Pseudopolyps in Inflammatory Bowel Disease

Type of polyp found in people with IBD and not a precursor to cancer

There is a type of polyp that may be found in the colon of a person who has inflammatory bowel disease (IBD), either Crohn's disease or ulcerative colitis, that is actually not really a true polyp. These growths are called pseudopolyps because they are not polyps at all; rather, they are "false" polyps. Pseudo means "fake" or "phony," and while the structures themselves are very real, they are not the same type of polyp that is removed because it might cause colon cancer.

Illustration of pseudopolyps in the intestine of a person with ulcerative colitis
selvanegra / Getty Images

How Pseudopolyps Form

People with IBD may have inflammation in their colon, which happens during flare-ups of the disease. For some, the inflammation can be severe and can go on for long periods of time. The inflammation leads to actual ulcerations (holes) in the wall of the colon. In ulcerative colitis, those ulcers tend to be confined to the inner wall of the colon, but in Crohn's disease, the ulcers can go deeper into the intestinal wall. The cycle of ulceration and healing results in the creation of scar tissue. This is similar to how a cut on the surface of the skin may cause a scar that looks different than the surrounding, unbroken skin.

The scar tissue that forms in the colon when inflammation is present and then heals somewhat resembles polyps, but it is not like the classic polyp that is on a stalk—however, they can still have this appearance. Pseudopolyps tend to be flatter and look more like a bump.

Pseudopolyps Are Not a Cancer Risk

A polyp is a growth inside the colon that can take on various shapes, but almost always carries a risk of developing into colon cancer. For that reason, polyps are removed during a colonoscopy as a matter of routine. Many people over the age of 50 years start to develop polyps, which is why a colonoscopy to screen for colon cancer is done starting at that age. If the polyp is removed, so is the risk of it developing into cancer. Pseudopolyps, however, have no such risk of turning cancerous and therefore do not require removal.


Within the colon of someone who has ulcerative colitis or Crohn's disease, there could be various abnormal things happening that a gastroenterologist might call a "finding" or "pathology." This can include pseudopolyps and polyps, and in Crohn's disease, something called cobblestone sign. Cobblestone sign occurs when parts of the colon look like a cobblestone street because of recurring inflammation and healing, and is a finding only seen as a result of Crohn's disease.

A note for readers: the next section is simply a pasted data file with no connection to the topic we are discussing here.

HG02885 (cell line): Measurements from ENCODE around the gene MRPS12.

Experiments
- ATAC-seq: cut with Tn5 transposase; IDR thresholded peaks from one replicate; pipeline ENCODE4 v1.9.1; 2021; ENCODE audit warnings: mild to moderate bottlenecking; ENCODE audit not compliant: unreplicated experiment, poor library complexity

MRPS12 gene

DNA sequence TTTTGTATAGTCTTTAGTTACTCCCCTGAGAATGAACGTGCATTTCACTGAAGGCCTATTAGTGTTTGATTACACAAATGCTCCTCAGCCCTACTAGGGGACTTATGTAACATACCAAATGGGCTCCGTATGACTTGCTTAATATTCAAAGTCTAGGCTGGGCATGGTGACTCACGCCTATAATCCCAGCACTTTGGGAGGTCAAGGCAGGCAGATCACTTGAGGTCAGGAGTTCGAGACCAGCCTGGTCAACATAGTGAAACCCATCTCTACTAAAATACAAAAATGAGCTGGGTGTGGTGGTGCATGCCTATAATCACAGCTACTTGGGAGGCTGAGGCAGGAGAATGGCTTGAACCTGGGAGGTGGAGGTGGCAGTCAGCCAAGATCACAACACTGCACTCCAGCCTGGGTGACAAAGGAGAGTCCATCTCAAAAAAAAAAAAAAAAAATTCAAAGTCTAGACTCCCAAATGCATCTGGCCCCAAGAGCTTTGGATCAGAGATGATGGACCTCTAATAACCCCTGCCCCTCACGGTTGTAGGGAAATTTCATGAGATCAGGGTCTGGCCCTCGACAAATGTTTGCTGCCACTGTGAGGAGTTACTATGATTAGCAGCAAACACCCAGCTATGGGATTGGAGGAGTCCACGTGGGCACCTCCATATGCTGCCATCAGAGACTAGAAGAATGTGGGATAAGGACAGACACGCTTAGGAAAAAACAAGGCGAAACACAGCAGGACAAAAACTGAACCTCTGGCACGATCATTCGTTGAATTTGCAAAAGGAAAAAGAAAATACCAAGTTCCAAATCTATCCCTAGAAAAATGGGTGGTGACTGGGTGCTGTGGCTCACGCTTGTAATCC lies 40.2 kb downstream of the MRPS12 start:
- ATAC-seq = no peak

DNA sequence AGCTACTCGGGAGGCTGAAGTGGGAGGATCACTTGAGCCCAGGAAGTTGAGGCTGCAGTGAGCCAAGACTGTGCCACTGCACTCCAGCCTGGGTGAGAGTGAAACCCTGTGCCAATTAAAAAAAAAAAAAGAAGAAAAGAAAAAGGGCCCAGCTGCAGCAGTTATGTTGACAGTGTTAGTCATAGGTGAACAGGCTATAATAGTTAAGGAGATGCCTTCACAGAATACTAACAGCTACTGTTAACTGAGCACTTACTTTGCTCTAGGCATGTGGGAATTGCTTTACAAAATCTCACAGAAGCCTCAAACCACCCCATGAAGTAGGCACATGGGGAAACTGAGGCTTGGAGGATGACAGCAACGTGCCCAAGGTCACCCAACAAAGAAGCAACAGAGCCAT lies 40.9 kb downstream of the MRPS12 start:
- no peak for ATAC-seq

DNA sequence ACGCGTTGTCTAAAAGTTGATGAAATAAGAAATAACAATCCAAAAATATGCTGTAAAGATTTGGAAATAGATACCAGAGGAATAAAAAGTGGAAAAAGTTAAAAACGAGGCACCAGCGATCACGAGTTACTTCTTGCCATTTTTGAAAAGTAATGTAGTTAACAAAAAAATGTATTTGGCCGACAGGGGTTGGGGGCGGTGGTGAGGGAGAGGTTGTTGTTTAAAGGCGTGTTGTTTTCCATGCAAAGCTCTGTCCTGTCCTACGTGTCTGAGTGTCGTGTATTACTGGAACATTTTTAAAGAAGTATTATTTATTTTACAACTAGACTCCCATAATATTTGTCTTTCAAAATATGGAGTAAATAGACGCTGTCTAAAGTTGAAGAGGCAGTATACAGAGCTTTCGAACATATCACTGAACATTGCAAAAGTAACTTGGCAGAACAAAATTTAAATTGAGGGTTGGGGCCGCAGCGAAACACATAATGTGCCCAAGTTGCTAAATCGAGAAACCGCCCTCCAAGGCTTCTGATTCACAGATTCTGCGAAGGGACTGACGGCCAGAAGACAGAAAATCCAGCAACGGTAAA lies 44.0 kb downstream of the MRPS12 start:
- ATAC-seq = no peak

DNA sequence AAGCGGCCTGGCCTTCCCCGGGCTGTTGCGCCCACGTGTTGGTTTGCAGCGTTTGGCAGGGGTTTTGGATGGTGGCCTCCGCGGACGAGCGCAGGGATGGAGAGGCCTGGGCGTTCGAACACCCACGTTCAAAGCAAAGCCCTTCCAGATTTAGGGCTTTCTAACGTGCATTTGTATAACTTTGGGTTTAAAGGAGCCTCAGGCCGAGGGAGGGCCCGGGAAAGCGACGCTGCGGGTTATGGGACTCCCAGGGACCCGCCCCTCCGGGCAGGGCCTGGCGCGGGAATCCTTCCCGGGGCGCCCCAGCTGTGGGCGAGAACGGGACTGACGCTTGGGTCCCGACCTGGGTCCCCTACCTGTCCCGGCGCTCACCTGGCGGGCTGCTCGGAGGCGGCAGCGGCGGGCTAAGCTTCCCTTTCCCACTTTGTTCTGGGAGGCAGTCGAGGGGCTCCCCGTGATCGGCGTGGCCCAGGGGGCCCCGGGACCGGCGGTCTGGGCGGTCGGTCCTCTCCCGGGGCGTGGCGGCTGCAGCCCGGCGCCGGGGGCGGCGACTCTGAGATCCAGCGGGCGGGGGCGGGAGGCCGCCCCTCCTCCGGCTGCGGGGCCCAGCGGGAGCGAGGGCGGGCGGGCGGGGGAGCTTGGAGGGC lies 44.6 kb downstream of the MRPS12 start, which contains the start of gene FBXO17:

A trained and experienced gastroenterologist may know the difference between a polyp or a pseudopolyp on sight, but a biopsy of the area will also be taken, to make sure. A biopsy, which is a sample of tissue, can be taken from inside the colon during a sigmoidoscopy or a colonoscopy. Biopsies will typically be taken from several different areas of the colon and sent to a pathologist for testing in order to determine the diagnosis of any abnormalities that are found. In this way, any polyps or pseudopolyps can be positively identified. The gastroenterologist will want to make absolutely sure that anything resembling a polyp is a pseudopolyp and not a true polyp.


There isn't usually any specific treatment needed for pseudopolyps that are a result of Crohn's disease or ulcerative colitis. Typically, it's recommended (as always) that if any inflammation is present from the IBD, treatment​ should be continued or initiated to get it under control. Check with a gastroenterologist if there are questions about pseudopolyps and what they mean for the course of IBD.

A Word From Verywell

Pseudopolyps aren't generally a cause for concern, but it could be an indication that too much inflammation has been allowed to continue in the colon. Proper treatment of IBD will mean that inflammation is kept at bay, along with symptoms. Regular visits with a gastroenterologist and the development of an appropriate treatment plan will help keep the IBD under control. Concern over the discovery of pseudopolyps or true polyps in the colon during a colonoscopy should be discussed with a gastroenterologist.

2 Sources
Verywell Health uses only high-quality sources, including peer-reviewed studies, to support the facts within our articles. Read our editorial process to learn more about how we fact-check and keep our content accurate, reliable, and trustworthy.
  1. Politis DS, Katsanos KH, Tsianos EV, Christodoulou DK. Pseudopolyps in inflammatory bowel diseases: Have we learned enough? World J Gastroenterol. 2017;23(9):1541-1551. doi:10.3748/wjg.v23.i9.1541

  2. Politis DS, Papamichael K, Katsanos KH, et al. Presence of pseudopolyps in ulcerative colitis is associated with a higher risk for treatment escalation. Ann Gastroenterol. 2019;32(2):168-173. doi:10.20524/aog.2019.0357

Additional Reading
  • D'Haens G, Rutgeerts P. Endoscopy in inflammatory bowel diseases. In: Waye J, Williams C, Rex DK, eds. Colonoscopy. Oxford: Blackwell Publishing. 2004.

  • Morris CJ, Dudnick RS. "The Bridges of Chronic Inflammatory Bowel Disease." Clinical Gastroenterology and Hepatology. 11:7;A26. 17 Sept 2013. doi:10.1016/j.cgh.2012.09.011

By Amber J. Tresca
Amber J. Tresca is a freelance writer and speaker who covers digestive conditions, including IBD. She was diagnosed with ulcerative colitis at age 16.